Sailor Gutzler: Kentucky Plane Crash Sole Survivor Lights Stick From Wreckage Fire To Find Her Way In The Woods
Sailor Gutzler, the 7-year-old girl who was the Kentucky plane crash sole survivor, used the wreckage flames to light a stick and find her ways through the woods. During her nearly mile-long trek in the dark, the bloodied and bruised child endured pain from broken bones until she found the home of Larry Wilkins.
The Kentucky plane crash occurred near Kuttawa in the southwestern part of the state. As previously reported by the Inquisitr, the FAA received an emergency distress call from the Piper PA-34-200T piloted by Marty Gutzler, 49. The Gutzler family on board the plane included 7-year-old Sailor Gutzler, her 9-year-old sister Piper Gutzler, their mother Kim Gutzler, and 14-year-old cousin Sierra Wilder. The family was flying from Key West, Florida to Mount Vernon, Illinois in the private plane.
Sailor Gutzler traversed hilly and thorny terrain in the dark to find help. When Larry Wilkins opened the door to answer the knock, he found a very scared, visibly shaken, and bloodied little girl on his front porch.
“I opened the door and this little girl was standing there with a bloody nose, bloody legs, and a bloody arms,” the Kentucky senior citizen told NBC News. “She was bleeding pretty bad, her legs were bleeding, and her face had a bloody nose. Her voice was quivering. She told me her mom and dad were dead and she was in a plane crash and the plane was upside down,” he added.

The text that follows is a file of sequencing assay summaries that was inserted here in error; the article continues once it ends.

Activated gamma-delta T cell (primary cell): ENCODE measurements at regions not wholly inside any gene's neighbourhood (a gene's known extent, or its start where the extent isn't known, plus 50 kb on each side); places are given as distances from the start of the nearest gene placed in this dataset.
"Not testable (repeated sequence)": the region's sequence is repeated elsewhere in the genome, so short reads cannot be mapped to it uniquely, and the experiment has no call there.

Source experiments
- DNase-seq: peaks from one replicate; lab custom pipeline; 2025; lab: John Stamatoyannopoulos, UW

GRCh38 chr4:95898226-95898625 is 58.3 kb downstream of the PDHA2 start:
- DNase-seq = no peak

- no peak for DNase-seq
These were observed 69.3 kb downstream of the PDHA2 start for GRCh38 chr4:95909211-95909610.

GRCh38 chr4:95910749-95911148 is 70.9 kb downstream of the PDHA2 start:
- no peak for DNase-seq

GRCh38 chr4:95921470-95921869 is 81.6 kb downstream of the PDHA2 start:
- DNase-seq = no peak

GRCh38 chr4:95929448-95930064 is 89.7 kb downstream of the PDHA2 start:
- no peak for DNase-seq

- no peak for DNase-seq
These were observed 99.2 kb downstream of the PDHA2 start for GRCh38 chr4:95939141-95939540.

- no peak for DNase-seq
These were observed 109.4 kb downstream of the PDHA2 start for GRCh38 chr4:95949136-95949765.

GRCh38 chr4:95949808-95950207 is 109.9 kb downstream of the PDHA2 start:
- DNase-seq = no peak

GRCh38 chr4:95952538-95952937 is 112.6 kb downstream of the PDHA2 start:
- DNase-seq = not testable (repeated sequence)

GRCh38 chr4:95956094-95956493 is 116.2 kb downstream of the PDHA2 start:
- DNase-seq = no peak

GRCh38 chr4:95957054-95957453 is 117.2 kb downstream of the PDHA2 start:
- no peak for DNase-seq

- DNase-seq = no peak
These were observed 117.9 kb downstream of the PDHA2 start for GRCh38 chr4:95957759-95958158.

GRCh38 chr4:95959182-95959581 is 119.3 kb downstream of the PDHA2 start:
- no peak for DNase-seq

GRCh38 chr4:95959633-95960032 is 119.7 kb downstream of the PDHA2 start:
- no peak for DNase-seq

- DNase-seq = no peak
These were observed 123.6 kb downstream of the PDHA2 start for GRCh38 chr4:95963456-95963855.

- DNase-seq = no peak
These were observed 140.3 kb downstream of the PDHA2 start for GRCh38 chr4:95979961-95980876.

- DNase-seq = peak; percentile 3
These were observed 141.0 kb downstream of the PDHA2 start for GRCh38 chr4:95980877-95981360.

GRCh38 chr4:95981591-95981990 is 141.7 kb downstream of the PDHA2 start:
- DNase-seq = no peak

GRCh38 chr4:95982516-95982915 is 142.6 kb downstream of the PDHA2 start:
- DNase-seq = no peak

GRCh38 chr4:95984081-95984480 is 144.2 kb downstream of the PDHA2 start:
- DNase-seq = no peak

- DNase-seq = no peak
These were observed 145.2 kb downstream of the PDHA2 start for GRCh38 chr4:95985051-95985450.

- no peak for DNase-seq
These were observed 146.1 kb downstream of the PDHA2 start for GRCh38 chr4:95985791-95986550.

The Gutzler family was from Nashville, Tennessee. Sailor Gutzler and her family were traveling back from Key West where they had celebrated New Year’s Eve at The Reach Resort. A cousin, Sierra Wilder, joined the couple and their daughters to enjoy the tropical excursion and to act as a babysitter. Dr. Alan Froehling, a neuromuscular orthopedic doctor from Mount Vernon, Illinois, owned the Piper Seneca aircraft, according to the Daily Mail.
Larry Wilkins said Sailor Wilkins was barefoot except for one sock and she asked if she could stay at his home. The Kentucky plane crash survivor was so distraught that she could barely be understood by first responders when they arrived at the Wilkins home.
Kentucky State Police Lieutenant Brent White said the crash and Sailor Gutzler’s survival was extraordinary.
“She literally fell out of the sky into a dark hole and didn’t have anybody but her own will to live and get help for her family. Absolutely amazing,” he said. “She’s upside down in an aircraft that’s crash-landed, she is in shorts and a t-shirt, she’s seven years old, she has broken bones, she pulls herself out of the aircraft, she’s in a place where she doesn’t see any lights, she walks through thorns, briers, a 12-foot ditch, and continues to walk in that environment with no shoes on until she sees a light on in a house,” Lt. White added.
Gutzler family friend Troy Dunbar, who worked at Marty Gutzler’s furniture store in Nashville, said Sailor Gutzler has one living sibling. Kim Gutzler’s adult son, Nick Brink, is a member of the military and stationed in Key West. The family had visited him during their trip.
“We are devastated by this loss, but are confident that they rest in God’s loving arms. Please pray for us, especially for Sailor Gutzler,” a statement released by the family said.